DT's 2022 Linux predictions

Here are DT’s predictions for Linux in 2022. Some of them are quite strange, not something I would have though of:

  1. Ubuntu will drop GNOME DE from their main edition.
  2. Canonical will drop snapd and abandon the whole thing in favour of Flatpak.
  3. Micro$oft will release Office for Linux.
  4. Adobe will continue to pretend Linux does not exist.
  5. Nvidya will continue to suck and not open-source their drivers (that one is obvious), but they will release large code dumps for Noveau to use.
  6. Steam Deck will be a huge success, but it’s not going to ship on time.
  7. We’ll see an emacs-centric Linux distro.
  8. There won’t be a Slackware release in 2022.
  9. At least five out of the top ten distros on Distrowatch’s top 100 distros will be based on Arch.
  10. Micro$oft is going to buy SUSE Linux.

I wonder on which points he is right and on which ones he is not. I think he is right on 4, 6, 8 and 9. Especially no. 9, I think that one is almost certain. I think he is wrong on 7, almost certainly. And the others I find quite unlikely.

But time will tell, of course.

I hope the new year has started well for you.


I will agree on 5, 6 and 9. The rest i don’t know.

i would buy it


I would too, then work would be VERY easy.

what could be number 5 ?

  1. Manjaro
  2. EndeavourOS
  3. Garuda
  4. ArcoLinux
  5. ? Archlinux ? :laughing:
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Joshua Strobl


16 min

As many of you know, I had previously announced plans to stream during the start of this new year to kick off development of new web infrastructure and wrap up a couple development items. Streams are canceled on part of this: I am resigning from Solus.


for nr 10 would be more, Microsoft would buy ubuntu… :slight_smile:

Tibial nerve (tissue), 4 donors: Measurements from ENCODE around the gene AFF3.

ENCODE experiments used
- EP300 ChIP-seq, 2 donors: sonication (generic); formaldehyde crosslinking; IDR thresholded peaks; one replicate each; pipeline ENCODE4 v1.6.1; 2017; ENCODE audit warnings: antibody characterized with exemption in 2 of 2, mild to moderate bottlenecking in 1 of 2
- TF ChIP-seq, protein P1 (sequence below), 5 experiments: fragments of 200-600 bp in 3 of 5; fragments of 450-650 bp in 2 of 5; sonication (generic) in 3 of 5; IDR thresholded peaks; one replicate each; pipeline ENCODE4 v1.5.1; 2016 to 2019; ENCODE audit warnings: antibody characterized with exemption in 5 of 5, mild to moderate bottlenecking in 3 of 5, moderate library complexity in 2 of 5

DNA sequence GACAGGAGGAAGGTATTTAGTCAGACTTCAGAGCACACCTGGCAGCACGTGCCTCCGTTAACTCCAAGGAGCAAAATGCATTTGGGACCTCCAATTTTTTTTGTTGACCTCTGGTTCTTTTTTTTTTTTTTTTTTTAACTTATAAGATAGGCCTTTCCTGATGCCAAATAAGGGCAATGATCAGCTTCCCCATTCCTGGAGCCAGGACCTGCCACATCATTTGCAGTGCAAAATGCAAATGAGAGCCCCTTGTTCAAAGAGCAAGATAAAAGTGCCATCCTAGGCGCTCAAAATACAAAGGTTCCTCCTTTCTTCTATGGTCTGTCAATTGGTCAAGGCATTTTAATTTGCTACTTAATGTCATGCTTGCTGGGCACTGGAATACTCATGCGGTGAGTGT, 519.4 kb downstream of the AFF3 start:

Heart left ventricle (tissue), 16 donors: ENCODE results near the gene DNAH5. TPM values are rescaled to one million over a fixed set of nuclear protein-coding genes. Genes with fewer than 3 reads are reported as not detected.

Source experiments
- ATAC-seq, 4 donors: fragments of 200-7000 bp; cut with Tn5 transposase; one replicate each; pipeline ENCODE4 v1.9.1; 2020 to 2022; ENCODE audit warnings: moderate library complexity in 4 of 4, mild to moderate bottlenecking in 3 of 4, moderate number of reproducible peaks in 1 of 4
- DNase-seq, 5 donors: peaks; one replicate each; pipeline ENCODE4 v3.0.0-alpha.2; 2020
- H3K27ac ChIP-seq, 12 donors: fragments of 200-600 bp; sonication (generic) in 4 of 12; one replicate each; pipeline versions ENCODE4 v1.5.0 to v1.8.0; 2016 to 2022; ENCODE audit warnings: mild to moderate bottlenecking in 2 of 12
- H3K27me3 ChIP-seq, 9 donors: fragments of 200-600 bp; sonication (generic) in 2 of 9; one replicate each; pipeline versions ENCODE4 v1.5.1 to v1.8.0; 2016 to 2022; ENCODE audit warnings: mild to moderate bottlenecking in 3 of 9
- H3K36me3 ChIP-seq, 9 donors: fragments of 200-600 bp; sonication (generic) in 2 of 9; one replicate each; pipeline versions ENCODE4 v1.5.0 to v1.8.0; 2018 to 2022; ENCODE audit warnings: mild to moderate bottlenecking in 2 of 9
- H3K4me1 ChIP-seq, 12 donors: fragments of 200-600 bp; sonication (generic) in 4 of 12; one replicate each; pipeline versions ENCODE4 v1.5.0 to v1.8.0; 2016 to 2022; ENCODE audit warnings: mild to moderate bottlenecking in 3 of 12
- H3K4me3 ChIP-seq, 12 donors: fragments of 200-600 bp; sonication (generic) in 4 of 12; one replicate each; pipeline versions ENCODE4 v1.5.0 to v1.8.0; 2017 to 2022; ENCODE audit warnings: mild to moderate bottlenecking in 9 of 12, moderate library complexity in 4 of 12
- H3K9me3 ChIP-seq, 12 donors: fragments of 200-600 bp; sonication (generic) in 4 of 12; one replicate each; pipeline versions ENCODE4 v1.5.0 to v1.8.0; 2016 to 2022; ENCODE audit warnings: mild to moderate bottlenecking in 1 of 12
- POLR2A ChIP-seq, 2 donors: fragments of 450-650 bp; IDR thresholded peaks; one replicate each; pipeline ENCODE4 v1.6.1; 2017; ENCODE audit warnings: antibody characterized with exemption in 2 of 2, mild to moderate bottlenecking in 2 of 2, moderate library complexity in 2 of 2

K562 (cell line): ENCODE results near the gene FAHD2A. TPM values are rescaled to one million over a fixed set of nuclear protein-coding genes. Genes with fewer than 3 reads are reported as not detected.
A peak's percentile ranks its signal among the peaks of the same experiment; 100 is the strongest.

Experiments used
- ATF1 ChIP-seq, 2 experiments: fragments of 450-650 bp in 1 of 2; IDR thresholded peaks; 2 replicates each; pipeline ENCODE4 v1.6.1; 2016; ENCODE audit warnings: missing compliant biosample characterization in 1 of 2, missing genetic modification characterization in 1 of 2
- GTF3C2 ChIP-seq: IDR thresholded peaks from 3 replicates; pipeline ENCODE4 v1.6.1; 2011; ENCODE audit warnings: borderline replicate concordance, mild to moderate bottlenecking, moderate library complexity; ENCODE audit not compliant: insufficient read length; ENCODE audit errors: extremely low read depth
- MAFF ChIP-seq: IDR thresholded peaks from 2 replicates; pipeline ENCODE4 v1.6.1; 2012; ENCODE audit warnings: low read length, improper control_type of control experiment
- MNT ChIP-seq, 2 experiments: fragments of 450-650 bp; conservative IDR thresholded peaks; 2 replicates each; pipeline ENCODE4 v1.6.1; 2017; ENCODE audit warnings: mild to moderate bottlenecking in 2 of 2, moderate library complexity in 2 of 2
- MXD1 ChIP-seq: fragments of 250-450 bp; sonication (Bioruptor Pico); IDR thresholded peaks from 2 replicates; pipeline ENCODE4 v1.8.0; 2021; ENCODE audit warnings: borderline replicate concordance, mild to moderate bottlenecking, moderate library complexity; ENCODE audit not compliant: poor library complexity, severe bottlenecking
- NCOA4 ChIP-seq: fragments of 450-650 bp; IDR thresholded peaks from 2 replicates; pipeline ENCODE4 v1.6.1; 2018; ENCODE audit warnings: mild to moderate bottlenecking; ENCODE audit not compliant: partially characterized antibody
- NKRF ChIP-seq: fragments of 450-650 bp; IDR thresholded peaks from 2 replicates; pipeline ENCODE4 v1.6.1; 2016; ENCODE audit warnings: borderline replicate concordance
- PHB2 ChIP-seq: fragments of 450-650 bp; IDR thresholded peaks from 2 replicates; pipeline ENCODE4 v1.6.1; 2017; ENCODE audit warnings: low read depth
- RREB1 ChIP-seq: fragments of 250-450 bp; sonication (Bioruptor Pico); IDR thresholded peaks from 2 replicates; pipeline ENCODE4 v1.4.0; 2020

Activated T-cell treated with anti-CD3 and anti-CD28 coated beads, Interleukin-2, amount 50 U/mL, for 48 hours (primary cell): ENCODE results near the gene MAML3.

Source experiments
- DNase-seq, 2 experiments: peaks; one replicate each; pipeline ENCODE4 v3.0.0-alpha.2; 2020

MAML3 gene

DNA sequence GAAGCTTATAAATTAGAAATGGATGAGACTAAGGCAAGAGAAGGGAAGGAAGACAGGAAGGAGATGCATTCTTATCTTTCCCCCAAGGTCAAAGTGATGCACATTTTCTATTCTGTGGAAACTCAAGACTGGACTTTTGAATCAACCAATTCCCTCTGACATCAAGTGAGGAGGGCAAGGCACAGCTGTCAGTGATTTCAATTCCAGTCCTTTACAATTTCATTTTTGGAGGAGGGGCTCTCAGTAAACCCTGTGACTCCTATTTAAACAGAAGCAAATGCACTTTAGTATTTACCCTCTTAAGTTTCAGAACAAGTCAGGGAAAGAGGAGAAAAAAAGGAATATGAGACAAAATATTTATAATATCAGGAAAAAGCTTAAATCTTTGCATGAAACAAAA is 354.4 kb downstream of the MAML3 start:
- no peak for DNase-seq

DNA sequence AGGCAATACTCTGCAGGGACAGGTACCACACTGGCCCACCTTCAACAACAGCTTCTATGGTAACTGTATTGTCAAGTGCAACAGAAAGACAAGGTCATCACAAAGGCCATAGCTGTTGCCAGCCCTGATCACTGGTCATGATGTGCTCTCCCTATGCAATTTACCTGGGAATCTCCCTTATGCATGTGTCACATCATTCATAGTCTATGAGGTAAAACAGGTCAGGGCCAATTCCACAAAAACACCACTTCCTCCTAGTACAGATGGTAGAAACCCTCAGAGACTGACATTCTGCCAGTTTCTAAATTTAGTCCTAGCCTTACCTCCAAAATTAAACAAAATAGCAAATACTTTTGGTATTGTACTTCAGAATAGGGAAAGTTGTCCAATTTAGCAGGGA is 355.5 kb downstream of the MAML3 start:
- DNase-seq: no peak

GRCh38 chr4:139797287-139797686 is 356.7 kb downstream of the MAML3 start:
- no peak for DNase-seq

and nr 2 , snapd they dont drop because its designed for ubuntu core

and taking back unity ? its stil maintained but stil … :slight_smile: probably they keep it

i heard ubuntu want to buy Budgie :wink:

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Wow! Wasn’t expecting this. :thinking:

Thanks for recap, now I can continue to ignore DT. :rofl:

My reaction:

  1. Ubuntu will stick with Gnome
  2. Canonical will double down on Snap and make more of the distro Snap based, i.e. kernel, wayland, etc.
  3. Microsoft will not release Office for Linux, not enough money in it for them.
  4. Adobe will continue to ignore Linux.
  5. Nvidia will not open source their drivers
  6. Steam Deck? Don’t care.
  7. Emacs centric distro? Don’t care.
  8. Slackware will release in 2022, but it does not matter.
  9. Five out of the top ten distros based on Arch? Don’t care.
  10. Microsoft will not waste their money buying a Linux distro, it makes no financial sense.

I highly doubt either of these

as they always likely will

maybe, theres lots of hype but steam machines also had a fair amount of hype

They have online versions of office products why would they release it for linux? Also why buy Suse? They dont have any real reason to afaik

Nvidia doesnt care about Noveau in any way unless it benefits them and giving Noveau much of anything outside of Tegra isnt likely.

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  1. Ubuntu will continue with Gnome.
  2. I’d like Flatpak to take over, but I doubt Snapd will cease its existence.
  3. Curious what tools are in the Office suite that do not yet exist on Linux?
  4. Adobe will continue to pretend Linux does not exist.
  5. Nvidia will continue to suck. If GPUs ever return to a normal price point I’m replacing mine with an AMD card.
  6. I’ve preordered a Steam deck, so I hope it will be an incredible success. I’ve wanted a decent handheld for a long time, and from the looks of it I’ll be able to do whatever I want with it, including running the catalogue of non-steam games I currently have.
  7. Not an emac user.